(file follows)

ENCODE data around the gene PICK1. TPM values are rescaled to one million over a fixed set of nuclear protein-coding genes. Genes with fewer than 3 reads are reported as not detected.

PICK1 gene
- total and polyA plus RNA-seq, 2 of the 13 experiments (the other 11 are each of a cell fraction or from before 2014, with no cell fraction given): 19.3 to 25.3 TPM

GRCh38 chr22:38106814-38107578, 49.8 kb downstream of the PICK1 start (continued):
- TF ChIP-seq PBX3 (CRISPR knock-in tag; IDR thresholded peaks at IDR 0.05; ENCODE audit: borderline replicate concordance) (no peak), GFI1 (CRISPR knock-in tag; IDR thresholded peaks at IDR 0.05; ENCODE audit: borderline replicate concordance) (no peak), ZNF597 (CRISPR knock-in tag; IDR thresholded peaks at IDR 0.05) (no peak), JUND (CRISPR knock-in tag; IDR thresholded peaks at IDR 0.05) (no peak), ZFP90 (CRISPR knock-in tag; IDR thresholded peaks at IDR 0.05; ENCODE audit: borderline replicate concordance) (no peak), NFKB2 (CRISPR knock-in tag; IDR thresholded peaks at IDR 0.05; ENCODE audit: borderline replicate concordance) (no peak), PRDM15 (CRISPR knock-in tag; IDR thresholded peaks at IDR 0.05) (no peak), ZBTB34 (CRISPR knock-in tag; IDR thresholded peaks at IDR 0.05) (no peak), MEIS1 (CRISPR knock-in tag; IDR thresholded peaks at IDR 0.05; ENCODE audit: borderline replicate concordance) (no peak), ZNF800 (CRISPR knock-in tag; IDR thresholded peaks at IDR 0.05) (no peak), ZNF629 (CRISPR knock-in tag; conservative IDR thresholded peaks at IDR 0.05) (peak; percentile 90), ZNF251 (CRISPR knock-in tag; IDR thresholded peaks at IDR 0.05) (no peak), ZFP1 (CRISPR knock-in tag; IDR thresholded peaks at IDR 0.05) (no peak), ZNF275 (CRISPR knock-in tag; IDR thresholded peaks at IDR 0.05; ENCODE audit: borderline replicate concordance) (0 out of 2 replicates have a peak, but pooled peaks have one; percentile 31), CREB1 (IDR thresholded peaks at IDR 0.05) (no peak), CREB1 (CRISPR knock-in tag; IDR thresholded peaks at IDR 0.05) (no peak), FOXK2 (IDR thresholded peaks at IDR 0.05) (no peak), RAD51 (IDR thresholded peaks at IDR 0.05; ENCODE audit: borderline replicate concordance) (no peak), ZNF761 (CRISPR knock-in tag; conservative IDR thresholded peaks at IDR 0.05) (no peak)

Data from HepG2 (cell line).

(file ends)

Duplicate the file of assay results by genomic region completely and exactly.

ENCODE data around the gene PICK1. TPM values are rescaled to one million over a fixed set of nuclear protein-coding genes. Genes with fewer than 3 reads are reported as not detected.

PICK1 gene
- total and polyA plus RNA-seq, 2 of the 13 experiments (the other 11 are each of a cell fraction or from before 2014, with no cell fraction given): 19.3 to 25.3 TPM

GRCh38 chr22:38106814-38107578, 49.8 kb downstream of the PICK1 start (continued):
- TF ChIP-seq PBX3 (CRISPR knock-in tag; IDR thresholded peaks at IDR 0.05; ENCODE audit: borderline replicate concordance) (no peak), GFI1 (CRISPR knock-in tag; IDR thresholded peaks at IDR 0.05; ENCODE audit: borderline replicate concordance) (no peak), ZNF597 (CRISPR knock-in tag; IDR thresholded peaks at IDR 0.05) (no peak), JUND (CRISPR knock-in tag; IDR thresholded peaks at IDR 0.05) (no peak), ZFP90 (CRISPR knock-in tag; IDR thresholded peaks at IDR 0.05; ENCODE audit: borderline replicate concordance) (no peak), NFKB2 (CRISPR knock-in tag; IDR thresholded peaks at IDR 0.05; ENCODE audit: borderline replicate concordance) (no peak), PRDM15 (CRISPR knock-in tag; IDR thresholded peaks at IDR 0.05) (no peak), ZBTB34 (CRISPR knock-in tag; IDR thresholded peaks at IDR 0.05) (no peak), MEIS1 (CRISPR knock-in tag; IDR thresholded peaks at IDR 0.05; ENCODE audit: borderline replicate concordance) (no peak), ZNF800 (CRISPR knock-in tag; IDR thresholded peaks at IDR 0.05) (no peak), ZNF629 (CRISPR knock-in tag; conservative IDR thresholded peaks at IDR 0.05) (peak; percentile 90), ZNF251 (CRISPR knock-in tag; IDR thresholded peaks at IDR 0.05) (no peak), ZFP1 (CRISPR knock-in tag; IDR thresholded peaks at IDR 0.05) (no peak), ZNF275 (CRISPR knock-in tag; IDR thresholded peaks at IDR 0.05; ENCODE audit: borderline replicate concordance) (0 out of 2 replicates have a peak, but pooled peaks have one; percentile 31), CREB1 (IDR thresholded peaks at IDR 0.05) (no peak), CREB1 (CRISPR knock-in tag; IDR thresholded peaks at IDR 0.05) (no peak), FOXK2 (IDR thresholded peaks at IDR 0.05) (no peak), RAD51 (IDR thresholded peaks at IDR 0.05; ENCODE audit: borderline replicate concordance) (no peak), ZNF761 (CRISPR knock-in tag; conservative IDR thresholded peaks at IDR 0.05) (no peak)

Data from HepG2 (cell line).